Our goal this year was to organize a new Young Life club, and that is close to becoming a reality! We decided to prioritize the community Llano Grande, because we have a large group of scholarship students there and a strong parent’s committee. We held the first organizational meeting in mid-October and the club’s first official meeting was held on October 30th.
More than thirty students and parents attended the first meeting, to learn about Young Life and the clubs that we organize together. We now have Young Life members who have come up through the ranks and have received leadership training. They did an amazing job of talking about their own experiences and encouraging the new students to take advantage of the opportunity to be a part of the new Young Life club. They talked about growing in their faith, which has helped them to grow in other areas of their lives.
We are excited to see how this new club develops in the coming months. We are sure that it will be a great success. Hopefully, we will be able to send a group from Llano Grande to the Young Life camp in January.
In the last week in October, we organized a reading and recycled art fair at the 15 de Septiembre school, where all of our programs began. There were students, parents and teachers from four different schools that joined together to share their talents and their passion for reading and arts. Each school did theatrical presentations of their favorite books and also created works of art made from recycled materials.
We have continued to work to organize reading clubs in each of the 18 schools that we serve. Reading is one of the most fundamental pillars of education. If students don’t develop reading comprehension skills in their first few years at school, the likelihood of their abandoning school before finishing the sixth grade is much greater.
The fair was a great success, with more than 150 children and adults in attendance. A gallery was set up to display the art work from each school. The pride on the children’s faces was priceless as the visitors viewed their creations. These activities help to build self-esteem and confidence in children, which has an enormous impact in their lives.
In September, we began screening children for dental problems, after reports from our medical team indicated many urgent needs. We began working with a local dentist to perform the screenings at each school, in order to identify the children with the greatest needs.
Ashlyn is six years old and lives in the community El Jícaro. She is in first grade at the school in her community and participates actively in our education program. Her mother came to the school on the day of the dental screenings, to ask for our help. Our dentist soon discovered that Ashlyn had severe problems and needed emergency treatment and she was scheduled for the first week in October.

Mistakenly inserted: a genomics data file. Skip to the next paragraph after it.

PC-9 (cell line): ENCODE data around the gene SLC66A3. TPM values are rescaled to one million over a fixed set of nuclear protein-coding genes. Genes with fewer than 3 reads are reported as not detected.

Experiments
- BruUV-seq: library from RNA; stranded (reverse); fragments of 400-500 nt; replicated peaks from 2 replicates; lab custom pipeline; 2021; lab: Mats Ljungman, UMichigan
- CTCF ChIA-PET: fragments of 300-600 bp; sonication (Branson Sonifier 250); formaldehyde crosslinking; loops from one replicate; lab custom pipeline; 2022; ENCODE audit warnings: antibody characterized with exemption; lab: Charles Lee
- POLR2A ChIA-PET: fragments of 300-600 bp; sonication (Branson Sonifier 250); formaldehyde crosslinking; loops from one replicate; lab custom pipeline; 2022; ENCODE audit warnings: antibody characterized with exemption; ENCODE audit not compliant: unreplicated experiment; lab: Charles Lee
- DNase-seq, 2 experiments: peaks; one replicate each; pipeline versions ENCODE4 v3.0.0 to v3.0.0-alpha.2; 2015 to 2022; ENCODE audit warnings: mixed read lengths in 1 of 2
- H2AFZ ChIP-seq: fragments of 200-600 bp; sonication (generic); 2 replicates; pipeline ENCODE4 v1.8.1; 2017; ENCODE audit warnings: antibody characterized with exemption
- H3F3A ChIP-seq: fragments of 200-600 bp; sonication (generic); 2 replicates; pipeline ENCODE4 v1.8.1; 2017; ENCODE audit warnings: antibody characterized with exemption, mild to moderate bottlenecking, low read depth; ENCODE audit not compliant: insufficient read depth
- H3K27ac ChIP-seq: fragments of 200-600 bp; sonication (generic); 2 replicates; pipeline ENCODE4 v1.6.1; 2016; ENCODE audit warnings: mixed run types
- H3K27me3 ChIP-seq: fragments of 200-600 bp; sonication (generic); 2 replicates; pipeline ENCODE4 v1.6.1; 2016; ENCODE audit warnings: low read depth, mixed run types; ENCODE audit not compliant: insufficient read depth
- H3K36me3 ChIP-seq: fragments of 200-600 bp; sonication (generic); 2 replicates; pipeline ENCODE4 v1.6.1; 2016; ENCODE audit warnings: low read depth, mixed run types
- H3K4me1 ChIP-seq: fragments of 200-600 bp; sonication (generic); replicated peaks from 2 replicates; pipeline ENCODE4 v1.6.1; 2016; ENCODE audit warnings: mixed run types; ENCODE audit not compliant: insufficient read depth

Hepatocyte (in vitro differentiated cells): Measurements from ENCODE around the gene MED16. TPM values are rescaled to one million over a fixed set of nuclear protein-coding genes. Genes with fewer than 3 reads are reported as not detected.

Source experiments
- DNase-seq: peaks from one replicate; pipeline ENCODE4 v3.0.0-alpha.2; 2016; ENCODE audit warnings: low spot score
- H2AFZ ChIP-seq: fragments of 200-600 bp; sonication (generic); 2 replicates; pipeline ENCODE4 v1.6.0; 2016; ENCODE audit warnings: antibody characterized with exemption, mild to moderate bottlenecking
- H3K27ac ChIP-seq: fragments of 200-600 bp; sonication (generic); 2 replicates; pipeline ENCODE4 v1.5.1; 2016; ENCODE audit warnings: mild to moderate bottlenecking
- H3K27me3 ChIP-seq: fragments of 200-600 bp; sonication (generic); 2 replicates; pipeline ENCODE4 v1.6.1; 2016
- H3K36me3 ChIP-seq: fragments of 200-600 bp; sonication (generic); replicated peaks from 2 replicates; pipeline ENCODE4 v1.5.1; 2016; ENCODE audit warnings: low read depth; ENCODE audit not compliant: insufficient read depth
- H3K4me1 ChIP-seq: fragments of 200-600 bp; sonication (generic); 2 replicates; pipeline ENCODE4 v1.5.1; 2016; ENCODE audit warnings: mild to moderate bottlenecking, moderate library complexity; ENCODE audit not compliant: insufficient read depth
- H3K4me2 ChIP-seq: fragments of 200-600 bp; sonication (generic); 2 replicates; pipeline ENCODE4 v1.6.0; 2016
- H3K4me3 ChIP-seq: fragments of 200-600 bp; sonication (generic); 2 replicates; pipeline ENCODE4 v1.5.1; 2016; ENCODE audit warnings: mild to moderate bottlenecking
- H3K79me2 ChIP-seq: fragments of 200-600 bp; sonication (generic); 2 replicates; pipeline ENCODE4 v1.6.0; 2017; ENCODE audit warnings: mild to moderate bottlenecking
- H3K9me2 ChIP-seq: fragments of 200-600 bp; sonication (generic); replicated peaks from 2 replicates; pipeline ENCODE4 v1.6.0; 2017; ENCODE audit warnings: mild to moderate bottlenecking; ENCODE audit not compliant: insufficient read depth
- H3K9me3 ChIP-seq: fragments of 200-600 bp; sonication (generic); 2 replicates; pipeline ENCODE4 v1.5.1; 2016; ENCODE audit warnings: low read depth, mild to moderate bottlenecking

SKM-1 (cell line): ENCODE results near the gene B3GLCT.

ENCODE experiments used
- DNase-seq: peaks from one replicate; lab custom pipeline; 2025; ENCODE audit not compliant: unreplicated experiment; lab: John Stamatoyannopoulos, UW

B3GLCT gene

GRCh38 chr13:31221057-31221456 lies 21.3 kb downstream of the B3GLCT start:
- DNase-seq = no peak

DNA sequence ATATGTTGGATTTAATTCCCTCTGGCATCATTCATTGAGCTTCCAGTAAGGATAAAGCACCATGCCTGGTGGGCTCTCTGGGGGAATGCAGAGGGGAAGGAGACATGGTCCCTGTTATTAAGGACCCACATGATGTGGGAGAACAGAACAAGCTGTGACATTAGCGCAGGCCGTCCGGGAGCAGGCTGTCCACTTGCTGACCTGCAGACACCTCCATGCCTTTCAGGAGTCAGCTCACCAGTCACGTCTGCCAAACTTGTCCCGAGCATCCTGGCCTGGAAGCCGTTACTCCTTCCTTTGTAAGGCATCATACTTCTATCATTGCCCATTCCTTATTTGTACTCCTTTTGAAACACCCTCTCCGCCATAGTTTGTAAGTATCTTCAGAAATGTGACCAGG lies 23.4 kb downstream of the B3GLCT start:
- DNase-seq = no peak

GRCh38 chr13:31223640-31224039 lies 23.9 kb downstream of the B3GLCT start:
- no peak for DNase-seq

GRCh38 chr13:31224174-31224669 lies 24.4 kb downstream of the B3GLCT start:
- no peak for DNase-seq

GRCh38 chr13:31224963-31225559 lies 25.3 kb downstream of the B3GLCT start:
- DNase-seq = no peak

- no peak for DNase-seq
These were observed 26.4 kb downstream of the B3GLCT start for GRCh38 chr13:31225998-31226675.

The following week, Ashly was treated by our dentist. She had six extractions and six fillings, a very difficult visit for such a young girl. Unfortunately, poor nutrition and oral hygiene are common in Nicaragua, affecting many children. With the economic crisis, it is difficult for Ashlyn’s parents to purchase toothpaste. However, we will be working to promote more public health activities in each school.
Despite the pain and discomfort that she experienced, when we ran into Ashlyn a few days later, she was wearing a brand new smile.
One of our goals this year was to provide more vocational education opportunities for young people and adults. Last year we created an alliance with the National Training Institute, Ministry of Family Economy and Infancia sin Fronteras to offer vocational courses in the neighborhood near our office, where poverty levels are high and employment is scarce.
Over the past several months, we have had more than fifty adults enrolled in sewing, cooking, baking and hair styling courses. They have learned valuable skills that will increase their possibilities of finding formal employment or help them to start their own businesses. On October 25th, we held a graduation ceremony for all of the students, many of them single mothers, who worked so hard to complete the courses.
It was so amazing to see the satisfaction and expectation on the faces of each graduate. They proudly received their certificates and also displayed their work for the public. We organized a small fair at the ceremony, where the students exhibited garments, baked goods and typical Nicaraguan dishes. Our next challenge will be the help guide some of the participants in the creation of small businesses.